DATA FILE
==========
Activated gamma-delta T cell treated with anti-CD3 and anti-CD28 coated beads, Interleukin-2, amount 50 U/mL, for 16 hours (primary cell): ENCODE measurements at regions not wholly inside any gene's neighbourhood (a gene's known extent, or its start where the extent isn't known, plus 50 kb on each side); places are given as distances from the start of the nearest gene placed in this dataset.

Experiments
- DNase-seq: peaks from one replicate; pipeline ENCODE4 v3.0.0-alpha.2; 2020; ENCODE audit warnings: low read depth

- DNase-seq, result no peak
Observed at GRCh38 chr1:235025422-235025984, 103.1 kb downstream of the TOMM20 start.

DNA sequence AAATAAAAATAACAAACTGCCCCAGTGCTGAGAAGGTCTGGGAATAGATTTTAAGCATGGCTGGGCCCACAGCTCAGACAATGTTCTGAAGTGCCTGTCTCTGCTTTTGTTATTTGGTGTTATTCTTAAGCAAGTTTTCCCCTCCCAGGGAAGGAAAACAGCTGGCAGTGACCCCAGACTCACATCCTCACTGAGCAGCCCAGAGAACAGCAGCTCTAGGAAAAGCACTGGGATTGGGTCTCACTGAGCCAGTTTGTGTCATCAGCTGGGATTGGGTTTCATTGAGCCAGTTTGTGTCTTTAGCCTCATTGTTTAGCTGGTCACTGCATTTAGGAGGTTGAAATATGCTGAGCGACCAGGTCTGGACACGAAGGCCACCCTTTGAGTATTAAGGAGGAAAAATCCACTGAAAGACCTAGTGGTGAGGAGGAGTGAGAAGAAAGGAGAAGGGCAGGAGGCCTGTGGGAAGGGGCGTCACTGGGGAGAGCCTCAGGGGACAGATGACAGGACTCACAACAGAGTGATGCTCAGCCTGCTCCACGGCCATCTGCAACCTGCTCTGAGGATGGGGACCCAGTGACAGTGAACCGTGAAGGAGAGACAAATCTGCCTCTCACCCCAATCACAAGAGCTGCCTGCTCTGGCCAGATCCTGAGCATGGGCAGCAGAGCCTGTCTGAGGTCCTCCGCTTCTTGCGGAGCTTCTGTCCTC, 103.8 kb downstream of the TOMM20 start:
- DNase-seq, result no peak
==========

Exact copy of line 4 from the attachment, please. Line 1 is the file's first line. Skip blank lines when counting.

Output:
- DNase-seq, result no peak